Most Active Stories
Mon December 26, 2011
Timeline: A History Of Touch-Screen Technology
Originally published on Mon December 26, 2011 10:15 pm
1948 The Electronic Sackbut
The history of touch technology begins with touch-sensitive music synthesizers. According to the Canada Science and Technology Museum, Hugh Le Caine's Electronic Sackbut, completed in 1948, is widely considered to be the first musical synthesizer. The Sackbut is played with the right hand on the keyboard and the left hand on control board above the keyboard. The right hand controls volume by applying more or less pressure on the keys, while the left hand controls four different sound texture options.
1965 E.A. Johnson Touch Screen
Believed by some to be the world's first touch screen, the screen developed by E.A. Johnson of England's Royal Radar Establishment uses touch technology similar to that found in today's tablets but can read only one touch at a time. Johnson's touch technology was used for air traffic control in the U.K. up until around 1995 and serves as a precursor to the screens found on today's ATMs, ticketing machines and outdoor kiosks.
1972 PLATO IV Touch-Screen Terminal
The University of Illinois' PLATO IV terminal, part of the PLATO educational computer systems the school started developing in the '60s, has an infrared touch panel that allows students to answer questions by touching the screen. Though other touch-screen devices existed before PLATO IV, it is the first to be widely known and used in Illinois classrooms.
1982 First Multitouch Device
Nimish Mehta of the University of Toronto develops a touch tablet that can read multiple points of contact thanks to a video camera that can communicate with a computer.
1983 Video Place
Myron Krueger develops an optical system that tracks hand movements so users can interact using gestures. According to pioneer Bill Buxton, Krueger's research essentially wrote the book on rich gestural interaction.
1984 First Multitouch Screen
Bob Boie of Bell Labs develops the first multitouch screen, which allows users to manipulate graphics with their fingers.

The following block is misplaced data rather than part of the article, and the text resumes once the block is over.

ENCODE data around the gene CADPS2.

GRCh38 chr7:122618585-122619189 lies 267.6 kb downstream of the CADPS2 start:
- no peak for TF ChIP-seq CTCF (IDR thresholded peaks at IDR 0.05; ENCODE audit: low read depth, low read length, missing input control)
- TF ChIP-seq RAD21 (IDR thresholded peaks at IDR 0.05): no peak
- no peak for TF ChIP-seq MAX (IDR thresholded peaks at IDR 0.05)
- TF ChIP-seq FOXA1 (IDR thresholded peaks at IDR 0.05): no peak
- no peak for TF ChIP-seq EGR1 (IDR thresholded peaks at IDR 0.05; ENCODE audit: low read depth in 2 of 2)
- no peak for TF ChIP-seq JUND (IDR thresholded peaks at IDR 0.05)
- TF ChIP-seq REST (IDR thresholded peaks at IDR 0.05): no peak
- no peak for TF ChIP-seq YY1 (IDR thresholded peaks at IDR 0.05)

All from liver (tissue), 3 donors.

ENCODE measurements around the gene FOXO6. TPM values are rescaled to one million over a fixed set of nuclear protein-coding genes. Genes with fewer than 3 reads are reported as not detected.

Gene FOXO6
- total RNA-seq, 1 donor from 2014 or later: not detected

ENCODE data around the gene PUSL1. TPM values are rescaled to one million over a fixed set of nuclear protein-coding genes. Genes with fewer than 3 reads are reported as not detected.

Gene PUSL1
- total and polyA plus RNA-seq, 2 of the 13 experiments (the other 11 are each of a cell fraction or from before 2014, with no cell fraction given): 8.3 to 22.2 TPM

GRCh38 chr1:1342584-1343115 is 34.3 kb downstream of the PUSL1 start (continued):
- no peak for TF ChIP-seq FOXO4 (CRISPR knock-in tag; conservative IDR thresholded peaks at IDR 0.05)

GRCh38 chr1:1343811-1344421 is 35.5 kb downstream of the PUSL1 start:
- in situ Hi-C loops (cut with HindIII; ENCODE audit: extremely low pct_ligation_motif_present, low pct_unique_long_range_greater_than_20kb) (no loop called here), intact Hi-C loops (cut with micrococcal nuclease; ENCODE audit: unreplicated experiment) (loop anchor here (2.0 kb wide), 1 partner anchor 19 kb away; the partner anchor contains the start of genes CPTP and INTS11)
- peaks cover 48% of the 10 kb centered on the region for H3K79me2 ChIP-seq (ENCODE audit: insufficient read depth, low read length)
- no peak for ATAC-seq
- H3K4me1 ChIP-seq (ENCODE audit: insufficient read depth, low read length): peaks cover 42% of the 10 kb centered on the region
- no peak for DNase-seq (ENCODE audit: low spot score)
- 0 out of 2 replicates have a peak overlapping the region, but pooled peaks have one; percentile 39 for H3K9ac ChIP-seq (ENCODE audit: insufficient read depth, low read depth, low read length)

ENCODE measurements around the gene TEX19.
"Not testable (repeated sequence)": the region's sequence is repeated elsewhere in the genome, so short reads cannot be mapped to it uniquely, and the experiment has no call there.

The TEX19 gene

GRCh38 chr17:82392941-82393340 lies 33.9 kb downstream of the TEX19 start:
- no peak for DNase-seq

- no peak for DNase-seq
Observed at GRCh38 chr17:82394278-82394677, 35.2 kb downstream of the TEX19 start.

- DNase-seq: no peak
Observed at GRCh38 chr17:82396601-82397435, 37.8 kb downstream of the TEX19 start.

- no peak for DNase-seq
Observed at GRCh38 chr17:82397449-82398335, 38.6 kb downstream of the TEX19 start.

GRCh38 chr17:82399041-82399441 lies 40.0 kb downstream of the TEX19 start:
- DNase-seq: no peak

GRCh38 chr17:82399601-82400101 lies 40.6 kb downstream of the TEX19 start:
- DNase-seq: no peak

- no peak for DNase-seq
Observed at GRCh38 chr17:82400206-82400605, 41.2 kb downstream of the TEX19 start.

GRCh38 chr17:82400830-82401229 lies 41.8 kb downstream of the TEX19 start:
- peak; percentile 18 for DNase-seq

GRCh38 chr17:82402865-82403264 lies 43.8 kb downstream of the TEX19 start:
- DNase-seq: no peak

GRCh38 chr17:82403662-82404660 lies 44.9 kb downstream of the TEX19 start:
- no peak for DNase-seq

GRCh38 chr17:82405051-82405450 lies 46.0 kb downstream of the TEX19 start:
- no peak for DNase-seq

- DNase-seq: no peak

1984 Casio AT-550 Watch
The face of Casio's AT-550 watch is a touch screen that complements the watch's built-in calculator. The user can put the watch in calculator mode by pushing a button on the lower left side then use a finger to draw each digit and mathematical operation (plus sign, minus sign, numerals, etc.) on the screen.
1987 Apple Desktop Bus
The Apple Desktop Bus, or ADB, is an early kind of USB cable. It first appears on Apple's Macintosh II and Macintosh SE and allows for multiple devices — mouse, keyboard, joystick — to be plugged in at the same time. The development of multiple input technology like ADB can be linked to the two-point pinching and stretching functions seen on today's smartphones and tablets because, as Buxton puts it, "the software just needs you to specify two points, and doesn't really care how you specify them, in a language that it understands." The ADB is the first system that allows someone to connect two pointing devices at the same time.
1993 Simon Personal Communicator Phone
In 1993, IBM and telephone company BellSouth team up to release Simon, a cellphone that one 1993 press release describes as "a wireless machine, a pager, an electronic mail device, a calendar, an appointment scheduler, an address book, a calculator and a pen-based sketchpad." It is the first product to combine touch-screen technology with a telephone.
University of Delaware academics John Elias and Wayne Westerman co-found FingerWorks in 1998 and start producing, among other things, a gesture-operated keyboard and the iGesture Pad, a concept similar to Apple's Magic Trackpad. Apple buys FingerWorks in 2005 and puts its technology and its innovators to work on development of the iPhone and iPad.
In 2003, three friends from Bordeaux, France, create a multitouch screen capable of tracking any number of fingers. By 2005, their company, JazzMutant, releases the Lemur, a music controller with a multitouch screen interface. JazzMutant is the first to make transparent multitouch screen technology — or a digital display that can be directly touched to manipulate — available to consumers.
The TactaPad uses a camera to display hand movements onto a computer desktop while a touch pad allows the user to communicate actions. The touch pad gives tactile responses to actions, like a firm, fall-through sensation when pressing an enabled button or a stiff, buzzing sensation when pressing a disabled button. Though introduced in 2005, TactaPad never makes it to the consumer market.
Apple is the first to successfully release a touch-screen smartphone into the marketplace. Its iPhone has a sleek, user-friendly design and limited multitouch capability, so initially someone can't hold the shift key with one finger and type an upper case character with another finger in keyboard mode. It does, however, support the pinching function — first developed by researcher Krueger — used to zoom in and out of maps or photos.
With the iPad, Apple brings touch-screen technology to everyday computing by providing a larger screen. The iPad uses multitouch technology and allows users to surf the Web, read and send email, look at photos, watch videos, listen to music, play games and read e-books, among other things.
2011 Surface 2.0
Samsung's SUR40 uses Microsoft's Surface software, developed in 2007, to create an interactive tabletop. The SUR40 uses optical sensors to track multiple fingers and hands, as well as objects, on its surface, meaning that it can actually "see" what someone puts on it.